Clarice Tudor’s self-deprecating comics tackle themes of anxiety, friendship and Jeff Bezos

Clarice Tudor’s self-deprecating comics tackle themes of anxiety, friendship and Jeff Bezos


Pulling on our ingrained familiarity with comic strips like Garfield and Peanuts, Leicester-based illustrator Clarice Tudor has crafted a practice rife with original, jubilant and flawed characters – often playing the role of your wholesome, supportive friend, as well as people you’d rather not know. They exist in an accessible absurdist world, coloured with a youthful wit that evokes the tone of Vine compilations and exhibits an opinion that is unapologetically her own.

When we asked Clarice what got her into illustration, she explains that “during my art and design degree at the University of Leeds, my tutor informed me that ‘illustration is not a real medium.’” She adds that she would “pinpoint that as the exact moment my eternally disobedient heart chose its vocation.”

In defining her work, Clarice tells us that her practice is rooted in self-expression. “Self-deprecating humour is my go-to, but every now and then, I’ll stop roasting myself and start roasting Jeff Bezos.” The characters Clarice creates, more often than not, aren’t people, but animals: “I gravitate towards cuteness and animals. I think people find it easier to empathise with something naive and innocent than (god forbid) a real human being, ew!” In removing the human from the equation, and in doing so removing the bias towards any one person you know, you are forced to consider Clarice’s commentary head on – “I’d like to give a big shout out to anthropomorphism for making it easier to look at ourselves,” Clarice says, adding “there’s something inherently funny about such ugly thoughts beaming out of an adorable face.”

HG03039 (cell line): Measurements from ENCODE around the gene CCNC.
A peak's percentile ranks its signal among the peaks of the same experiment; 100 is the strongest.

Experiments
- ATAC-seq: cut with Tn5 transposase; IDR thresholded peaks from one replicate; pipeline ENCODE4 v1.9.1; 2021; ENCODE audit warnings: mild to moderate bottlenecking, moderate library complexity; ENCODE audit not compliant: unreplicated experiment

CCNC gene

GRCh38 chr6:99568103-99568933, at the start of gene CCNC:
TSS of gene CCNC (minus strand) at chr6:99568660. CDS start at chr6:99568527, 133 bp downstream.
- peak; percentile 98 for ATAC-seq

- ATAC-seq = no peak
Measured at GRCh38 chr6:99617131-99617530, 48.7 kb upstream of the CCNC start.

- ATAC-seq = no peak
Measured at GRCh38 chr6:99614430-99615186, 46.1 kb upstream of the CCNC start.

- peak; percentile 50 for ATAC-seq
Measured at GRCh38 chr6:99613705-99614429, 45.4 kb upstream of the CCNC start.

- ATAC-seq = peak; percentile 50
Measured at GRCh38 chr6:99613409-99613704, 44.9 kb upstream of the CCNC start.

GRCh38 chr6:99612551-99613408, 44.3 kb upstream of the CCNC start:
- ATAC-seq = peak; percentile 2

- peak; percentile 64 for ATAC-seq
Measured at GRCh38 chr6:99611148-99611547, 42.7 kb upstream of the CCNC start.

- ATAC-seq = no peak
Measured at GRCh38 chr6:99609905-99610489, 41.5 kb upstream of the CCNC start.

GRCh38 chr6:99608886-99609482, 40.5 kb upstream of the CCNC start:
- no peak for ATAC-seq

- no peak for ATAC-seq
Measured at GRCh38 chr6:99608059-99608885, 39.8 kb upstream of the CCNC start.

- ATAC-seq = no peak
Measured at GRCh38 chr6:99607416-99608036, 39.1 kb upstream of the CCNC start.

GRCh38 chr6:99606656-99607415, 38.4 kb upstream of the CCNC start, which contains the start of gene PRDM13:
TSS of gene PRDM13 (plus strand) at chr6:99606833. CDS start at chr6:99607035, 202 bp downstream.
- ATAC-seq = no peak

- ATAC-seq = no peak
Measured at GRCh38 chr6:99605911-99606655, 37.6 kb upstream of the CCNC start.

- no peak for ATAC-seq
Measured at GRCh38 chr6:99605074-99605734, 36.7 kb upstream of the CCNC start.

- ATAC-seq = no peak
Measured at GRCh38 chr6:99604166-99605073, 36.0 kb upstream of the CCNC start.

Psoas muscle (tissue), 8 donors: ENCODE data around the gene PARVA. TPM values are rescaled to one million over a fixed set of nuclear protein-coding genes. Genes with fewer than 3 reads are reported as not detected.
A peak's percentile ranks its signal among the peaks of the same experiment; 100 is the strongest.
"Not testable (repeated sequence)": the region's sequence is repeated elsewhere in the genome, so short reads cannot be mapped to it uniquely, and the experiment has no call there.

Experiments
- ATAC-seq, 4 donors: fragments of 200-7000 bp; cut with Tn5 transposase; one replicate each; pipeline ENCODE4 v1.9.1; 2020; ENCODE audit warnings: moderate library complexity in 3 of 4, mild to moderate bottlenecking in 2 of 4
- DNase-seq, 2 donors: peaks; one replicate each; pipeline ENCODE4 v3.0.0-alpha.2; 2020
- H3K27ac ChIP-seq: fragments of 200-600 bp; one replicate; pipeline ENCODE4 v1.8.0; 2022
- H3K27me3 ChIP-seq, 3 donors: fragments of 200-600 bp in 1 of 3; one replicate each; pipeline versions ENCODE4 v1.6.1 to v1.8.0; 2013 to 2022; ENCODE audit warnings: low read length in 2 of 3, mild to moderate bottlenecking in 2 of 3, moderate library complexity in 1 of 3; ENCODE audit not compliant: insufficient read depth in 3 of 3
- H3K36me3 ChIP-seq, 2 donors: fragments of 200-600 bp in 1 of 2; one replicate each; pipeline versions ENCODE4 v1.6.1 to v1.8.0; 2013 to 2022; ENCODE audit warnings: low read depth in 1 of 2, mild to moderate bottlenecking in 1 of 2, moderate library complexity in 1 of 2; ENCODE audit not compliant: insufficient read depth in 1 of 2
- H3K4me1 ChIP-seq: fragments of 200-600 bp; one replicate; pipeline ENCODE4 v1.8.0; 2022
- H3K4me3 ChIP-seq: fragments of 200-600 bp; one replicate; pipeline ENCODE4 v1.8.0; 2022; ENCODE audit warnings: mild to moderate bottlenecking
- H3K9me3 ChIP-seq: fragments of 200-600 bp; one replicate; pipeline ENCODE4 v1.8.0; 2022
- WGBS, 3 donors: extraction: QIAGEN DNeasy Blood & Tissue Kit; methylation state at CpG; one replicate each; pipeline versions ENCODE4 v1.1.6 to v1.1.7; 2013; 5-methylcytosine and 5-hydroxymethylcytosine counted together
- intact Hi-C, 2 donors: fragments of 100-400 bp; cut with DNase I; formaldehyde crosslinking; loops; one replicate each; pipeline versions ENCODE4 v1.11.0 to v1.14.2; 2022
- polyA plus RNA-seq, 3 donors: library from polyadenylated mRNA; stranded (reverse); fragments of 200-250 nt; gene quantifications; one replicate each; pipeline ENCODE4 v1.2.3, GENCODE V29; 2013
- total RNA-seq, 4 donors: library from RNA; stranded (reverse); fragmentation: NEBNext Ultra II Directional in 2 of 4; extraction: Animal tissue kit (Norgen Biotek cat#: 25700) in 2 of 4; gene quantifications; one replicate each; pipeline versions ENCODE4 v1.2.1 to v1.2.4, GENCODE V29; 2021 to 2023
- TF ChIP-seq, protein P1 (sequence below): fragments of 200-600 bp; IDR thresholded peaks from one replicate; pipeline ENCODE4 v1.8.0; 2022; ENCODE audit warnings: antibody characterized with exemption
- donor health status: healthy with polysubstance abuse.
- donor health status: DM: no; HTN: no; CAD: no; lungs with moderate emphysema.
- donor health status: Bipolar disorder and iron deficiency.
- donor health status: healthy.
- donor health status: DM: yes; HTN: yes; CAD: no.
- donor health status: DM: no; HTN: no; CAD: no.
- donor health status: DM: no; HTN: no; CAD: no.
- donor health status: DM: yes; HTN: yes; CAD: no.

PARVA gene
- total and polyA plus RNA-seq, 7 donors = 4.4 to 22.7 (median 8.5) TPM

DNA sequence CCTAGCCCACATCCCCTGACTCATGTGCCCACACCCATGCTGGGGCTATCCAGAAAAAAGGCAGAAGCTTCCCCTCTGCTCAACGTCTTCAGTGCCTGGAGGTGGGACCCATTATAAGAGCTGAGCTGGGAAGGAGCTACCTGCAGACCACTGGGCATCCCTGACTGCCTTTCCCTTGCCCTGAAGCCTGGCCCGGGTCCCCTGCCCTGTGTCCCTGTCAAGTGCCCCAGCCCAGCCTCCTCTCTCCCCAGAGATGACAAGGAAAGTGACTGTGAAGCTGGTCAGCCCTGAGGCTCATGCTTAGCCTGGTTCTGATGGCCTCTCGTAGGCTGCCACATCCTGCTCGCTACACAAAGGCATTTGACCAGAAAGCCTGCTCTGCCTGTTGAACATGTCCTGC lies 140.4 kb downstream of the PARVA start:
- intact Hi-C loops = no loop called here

Clarice’s desire to be understood is one of her main drives to create art, explaining how she believes “comic strips are often used to take a concept, thought or piece of commentary and reduce it into a format which is easy to understand, often humorous and (hopefully) easy to look at.” She continues: “I struggle to express myself coherently in conversation. As a result, when someone asks me anything about myself, I will respond with a reductive summary and a self-deprecating joke.” In classic Clarice fashion, she adds “guess what boys? Now it’s my career.” Realising that “these are actually some really sad sentiments to have shape your art,” what ultimately drives Clarice’s work is “taking ugly feelings and making them more digestible.”

What she finds most rewarding is “the way people engage and connect” with the work she produces – “it can feel like I’m providing people with resources to express things which aren’t always easy to talk about.” She tells us: “It thrills me that people use my art to express themselves even if it’s just them sharing it to their Instagram story with the caption ‘called out #mood’.” When asked what some of the highlights of her recent work are, Clarice says “the real highlight is making people chuckle. Call me a big softie but laughter is definitely my favourite sound. I can’t lie!” The heart that Clarice has, one of humour, kindness and care, bleeds through her work, becoming intertwined rather than contrary to the nihilism and self-deprecation throughout. The resulting work is joyous, hilarious and genuinely relatable, with a tone of voice that is perfect in archiving the modern world right now – a necessary perspective.





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